On August 20th, 1878, when the pipe organ of Enniskeane church was originally dedicated and used for the first time at the Convent of Mercy, Clonakilty, two of the women who made their Final Vows that day as Mercy Sisters were sisters of a man who later became a priest and in 2000 was put on the road to sainthood by Pope John Paul II — with the help of a grandmother from the USA!
Pat Bizan, then a sprightly 73-year-old mother and grandmother, was one of the prime reasons Columba Marmion, an obscure Irish Benedictine monk who died in 1923, was beatified by Pope John Paul II at a ceremony in the Vatican on the first Sunday in September, 2000.
In 1966, American housewife Pat Bitzan, then 39, had a cancerous tumour removed from her breast. Within days, however, she was told by her doctors in St Cloud, Minnesota, that her cancer had spread to her lungs and she probably had just three months to live.
Bitzan, a devout Catholic mother of seven children, and her husband Donald immediately flew to Europe to visit a monastery in Belgium, where a dead Irish priest named Columba Marmion, once a modest and popular curate in Dundrum, South Dublin, was rumored to have healing powers.
Marmion, who died in a flu epidemic in 1923, was known for his spiritual writings and his holy life as the Abbot of the Benedictine monastery of Maredsous. Almost immediately after his death Columba Marmion’s tomb became a place of pilgrimage. His reputation for sanctity grew year by year, with people claiming favours, and even cures, through his intercession. As early as the 1950s people were working for Marmion’s canonisation, and in 1960 the cause for Marmion’s beatification was officially introduced in Rome.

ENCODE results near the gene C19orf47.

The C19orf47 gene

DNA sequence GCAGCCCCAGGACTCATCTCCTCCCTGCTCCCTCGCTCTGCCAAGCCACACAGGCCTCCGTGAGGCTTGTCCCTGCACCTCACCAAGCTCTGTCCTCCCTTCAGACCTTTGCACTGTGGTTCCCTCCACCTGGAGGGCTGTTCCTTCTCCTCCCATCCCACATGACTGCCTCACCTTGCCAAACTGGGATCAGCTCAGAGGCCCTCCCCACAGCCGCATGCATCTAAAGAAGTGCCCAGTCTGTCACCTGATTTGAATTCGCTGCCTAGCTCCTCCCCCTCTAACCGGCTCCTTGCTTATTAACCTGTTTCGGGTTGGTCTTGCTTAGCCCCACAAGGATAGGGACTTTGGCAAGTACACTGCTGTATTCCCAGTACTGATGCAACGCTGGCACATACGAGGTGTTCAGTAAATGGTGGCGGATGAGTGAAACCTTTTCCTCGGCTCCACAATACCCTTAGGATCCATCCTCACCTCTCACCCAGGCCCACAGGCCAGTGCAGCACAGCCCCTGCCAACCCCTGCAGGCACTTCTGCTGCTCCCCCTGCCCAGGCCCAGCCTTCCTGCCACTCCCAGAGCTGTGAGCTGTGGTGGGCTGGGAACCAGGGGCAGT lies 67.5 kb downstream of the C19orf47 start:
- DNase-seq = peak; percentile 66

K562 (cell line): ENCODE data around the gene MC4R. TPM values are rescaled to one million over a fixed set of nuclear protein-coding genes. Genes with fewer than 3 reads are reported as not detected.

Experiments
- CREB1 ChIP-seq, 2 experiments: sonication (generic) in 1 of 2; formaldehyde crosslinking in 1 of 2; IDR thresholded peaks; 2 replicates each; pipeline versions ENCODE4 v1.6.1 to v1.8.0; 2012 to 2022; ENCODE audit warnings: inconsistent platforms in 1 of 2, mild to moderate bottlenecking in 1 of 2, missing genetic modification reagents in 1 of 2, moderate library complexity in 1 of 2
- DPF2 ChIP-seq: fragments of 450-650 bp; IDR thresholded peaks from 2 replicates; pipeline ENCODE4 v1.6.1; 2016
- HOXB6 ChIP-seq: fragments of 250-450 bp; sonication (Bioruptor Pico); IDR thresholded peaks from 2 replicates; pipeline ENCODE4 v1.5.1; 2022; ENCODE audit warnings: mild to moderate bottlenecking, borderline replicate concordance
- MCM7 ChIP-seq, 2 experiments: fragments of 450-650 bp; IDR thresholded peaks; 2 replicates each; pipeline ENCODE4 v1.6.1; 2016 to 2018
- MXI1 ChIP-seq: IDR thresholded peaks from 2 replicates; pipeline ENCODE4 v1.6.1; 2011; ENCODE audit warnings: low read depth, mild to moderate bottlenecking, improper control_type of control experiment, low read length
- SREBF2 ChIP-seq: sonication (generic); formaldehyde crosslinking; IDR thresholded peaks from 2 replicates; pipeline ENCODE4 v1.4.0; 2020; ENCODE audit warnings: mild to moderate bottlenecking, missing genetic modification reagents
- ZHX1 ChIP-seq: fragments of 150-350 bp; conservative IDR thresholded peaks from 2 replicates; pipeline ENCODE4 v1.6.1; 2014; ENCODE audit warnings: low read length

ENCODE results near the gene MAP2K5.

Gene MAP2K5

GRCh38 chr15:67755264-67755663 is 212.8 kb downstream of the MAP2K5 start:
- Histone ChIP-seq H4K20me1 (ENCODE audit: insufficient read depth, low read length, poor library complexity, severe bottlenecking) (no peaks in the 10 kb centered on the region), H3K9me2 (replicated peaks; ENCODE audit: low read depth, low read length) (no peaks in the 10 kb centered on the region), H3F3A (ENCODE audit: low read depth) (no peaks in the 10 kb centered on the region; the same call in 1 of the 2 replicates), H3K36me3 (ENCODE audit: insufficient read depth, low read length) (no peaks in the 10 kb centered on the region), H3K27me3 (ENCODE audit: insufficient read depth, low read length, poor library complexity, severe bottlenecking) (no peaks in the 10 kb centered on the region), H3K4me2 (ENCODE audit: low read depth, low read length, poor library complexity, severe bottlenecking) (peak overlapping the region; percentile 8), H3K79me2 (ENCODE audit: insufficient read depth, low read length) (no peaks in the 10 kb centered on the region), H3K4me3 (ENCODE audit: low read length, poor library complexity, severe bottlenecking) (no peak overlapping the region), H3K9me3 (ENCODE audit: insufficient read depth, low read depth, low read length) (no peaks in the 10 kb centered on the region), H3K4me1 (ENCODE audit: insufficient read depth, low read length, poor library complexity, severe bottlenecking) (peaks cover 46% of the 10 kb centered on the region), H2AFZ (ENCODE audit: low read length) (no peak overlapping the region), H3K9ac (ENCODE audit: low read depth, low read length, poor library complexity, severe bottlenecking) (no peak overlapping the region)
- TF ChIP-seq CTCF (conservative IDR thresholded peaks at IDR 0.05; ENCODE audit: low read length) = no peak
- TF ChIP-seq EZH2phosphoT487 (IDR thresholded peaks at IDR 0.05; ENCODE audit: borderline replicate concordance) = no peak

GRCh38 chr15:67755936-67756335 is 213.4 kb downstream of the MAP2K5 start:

The Catholic Church is cautious about designating people as saints. The process of beatification, one step below sainthood, must include evidence of at least one healing resulting from prayers to the dead candidate for sainthood. Priests had advised Bitzan to pray only through Columba Marmion.
“We talked to God and asked Abbot Marmion to ask God to intercede for us with a miracle cure,” Pat Bitzan told American reporters earlier this year. “We didn’t pray to the Virgin Mary at all. We prayed only to Abbot Marmion because then we could prove that he is where we got help.”
Bitzan and her husband spent four days at the Maredsous Abbey in southern Belgium, asking the deceased Abbot Marmion to intercede on her behalf. “We went to the abbot’s tomb every day and said our prayers,” she said.
“We had been in contact with the monks there, so every day we were at the monastery, the monks came to Abbot Marmion’s tomb and celebrated a mass.” Despite her recent surgery, Pat Bitzan said she felt strong and healthy during her stay in Belgium.
When Pat and Donald Bitzan returned to the United States, they went straight to her doctor and to his complete amazement he discovered that her cancer had vanished. “My doctor was not a Catholic, but he said he could not explain it through medicine,” Bitzan said. “He said I had cancer in my lungs and it had disappeared.”
About 10 years after Pat Bitzan was cured, the Catholic Church had a hearing in the St Cloud Diocese. “My husband, Donald, and I met separately with the committee, and then each of my three doctors met with them,” Bitzan recalls. “We had to swear we would not tell what was said. Then they sent doctor’s records, X-rays and all our testimony to Rome.”
In January 2000, Patricia Bitzan’s amazing cure from cancer was examined by a tribunal in Rome and accepted as a genuine miracle. On the first Sunday in September, Dublin born and bred Joseph Marmion was beatified as Blessed Columba Marmion in recognition of his life of heroic virtue. He is in elevated company, because two of the four other candidates beatified that day were former pontiffs, Pope John XXIII and Pius IX.